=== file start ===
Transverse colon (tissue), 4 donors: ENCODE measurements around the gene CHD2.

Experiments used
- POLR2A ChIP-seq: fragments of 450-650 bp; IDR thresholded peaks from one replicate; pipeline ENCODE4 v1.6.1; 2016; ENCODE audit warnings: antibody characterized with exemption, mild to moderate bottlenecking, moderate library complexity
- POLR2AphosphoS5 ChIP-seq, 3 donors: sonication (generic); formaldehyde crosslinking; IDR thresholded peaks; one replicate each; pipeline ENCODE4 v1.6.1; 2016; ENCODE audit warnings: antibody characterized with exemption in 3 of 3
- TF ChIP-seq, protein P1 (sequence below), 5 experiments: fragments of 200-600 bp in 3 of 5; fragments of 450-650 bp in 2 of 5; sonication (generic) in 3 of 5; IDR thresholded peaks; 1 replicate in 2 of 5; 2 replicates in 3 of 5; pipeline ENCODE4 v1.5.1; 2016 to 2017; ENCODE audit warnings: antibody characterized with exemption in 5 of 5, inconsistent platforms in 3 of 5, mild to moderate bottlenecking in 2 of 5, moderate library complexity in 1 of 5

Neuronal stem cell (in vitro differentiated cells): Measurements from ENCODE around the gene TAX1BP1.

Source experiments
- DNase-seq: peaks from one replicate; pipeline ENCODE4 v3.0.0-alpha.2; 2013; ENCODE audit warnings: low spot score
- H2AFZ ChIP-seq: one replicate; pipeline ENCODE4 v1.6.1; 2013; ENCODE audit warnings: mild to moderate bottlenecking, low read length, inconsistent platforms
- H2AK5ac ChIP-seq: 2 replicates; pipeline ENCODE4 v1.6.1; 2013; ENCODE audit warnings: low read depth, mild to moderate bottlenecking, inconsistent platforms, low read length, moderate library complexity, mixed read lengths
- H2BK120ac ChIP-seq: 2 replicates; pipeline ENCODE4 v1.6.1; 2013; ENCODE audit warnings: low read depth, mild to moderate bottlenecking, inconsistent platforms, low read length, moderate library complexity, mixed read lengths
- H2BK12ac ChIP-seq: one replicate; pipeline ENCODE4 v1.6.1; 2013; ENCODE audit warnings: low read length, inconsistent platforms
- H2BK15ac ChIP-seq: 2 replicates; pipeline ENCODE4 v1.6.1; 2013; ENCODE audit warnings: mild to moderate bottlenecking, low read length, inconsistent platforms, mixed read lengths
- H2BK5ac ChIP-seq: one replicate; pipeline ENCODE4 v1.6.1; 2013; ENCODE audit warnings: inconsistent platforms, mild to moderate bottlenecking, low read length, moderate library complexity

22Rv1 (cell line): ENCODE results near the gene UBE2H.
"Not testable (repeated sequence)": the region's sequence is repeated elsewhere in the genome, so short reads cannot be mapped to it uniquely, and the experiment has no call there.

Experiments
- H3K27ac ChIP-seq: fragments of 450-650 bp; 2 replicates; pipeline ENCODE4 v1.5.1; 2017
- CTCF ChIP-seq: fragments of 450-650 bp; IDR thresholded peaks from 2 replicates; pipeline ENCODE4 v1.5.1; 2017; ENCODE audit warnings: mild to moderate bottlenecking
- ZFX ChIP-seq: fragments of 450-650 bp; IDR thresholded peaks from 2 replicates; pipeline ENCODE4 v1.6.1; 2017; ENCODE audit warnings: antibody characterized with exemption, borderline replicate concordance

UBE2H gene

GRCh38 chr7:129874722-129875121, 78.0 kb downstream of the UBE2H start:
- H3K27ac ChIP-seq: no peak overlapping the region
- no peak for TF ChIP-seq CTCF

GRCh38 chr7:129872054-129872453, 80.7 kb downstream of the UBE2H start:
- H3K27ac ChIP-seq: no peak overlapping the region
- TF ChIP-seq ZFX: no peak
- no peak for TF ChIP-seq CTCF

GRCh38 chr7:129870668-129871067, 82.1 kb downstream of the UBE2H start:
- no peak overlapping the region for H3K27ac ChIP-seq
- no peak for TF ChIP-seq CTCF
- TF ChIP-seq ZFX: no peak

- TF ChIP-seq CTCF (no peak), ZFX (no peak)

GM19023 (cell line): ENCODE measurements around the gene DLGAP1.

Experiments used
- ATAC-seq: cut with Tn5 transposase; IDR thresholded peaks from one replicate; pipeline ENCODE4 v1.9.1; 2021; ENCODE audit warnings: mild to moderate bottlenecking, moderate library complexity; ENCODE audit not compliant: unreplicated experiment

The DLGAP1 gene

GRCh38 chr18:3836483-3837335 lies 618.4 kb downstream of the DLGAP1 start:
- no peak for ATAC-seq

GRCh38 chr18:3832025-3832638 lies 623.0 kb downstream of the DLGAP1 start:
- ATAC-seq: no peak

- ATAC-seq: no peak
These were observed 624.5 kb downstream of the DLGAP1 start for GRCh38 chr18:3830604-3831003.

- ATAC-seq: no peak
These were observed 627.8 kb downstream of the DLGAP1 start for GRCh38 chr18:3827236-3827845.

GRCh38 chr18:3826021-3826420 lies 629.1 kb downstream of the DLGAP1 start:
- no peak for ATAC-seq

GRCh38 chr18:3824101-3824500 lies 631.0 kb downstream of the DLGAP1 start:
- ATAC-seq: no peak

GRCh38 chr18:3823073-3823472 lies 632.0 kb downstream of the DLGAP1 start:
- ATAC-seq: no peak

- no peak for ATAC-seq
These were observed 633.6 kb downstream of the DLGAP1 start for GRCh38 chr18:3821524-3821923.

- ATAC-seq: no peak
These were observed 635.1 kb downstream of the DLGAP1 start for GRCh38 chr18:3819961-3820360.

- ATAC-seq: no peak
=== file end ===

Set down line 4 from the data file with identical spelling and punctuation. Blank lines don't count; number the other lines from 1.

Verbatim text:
- POLR2AphosphoS5 ChIP-seq, 3 donors: sonication (generic); formaldehyde crosslinking; IDR thresholded peaks; one replicate each; pipeline ENCODE4 v1.6.1; 2016; ENCODE audit warnings: antibody characterized with exemption in 3 of 3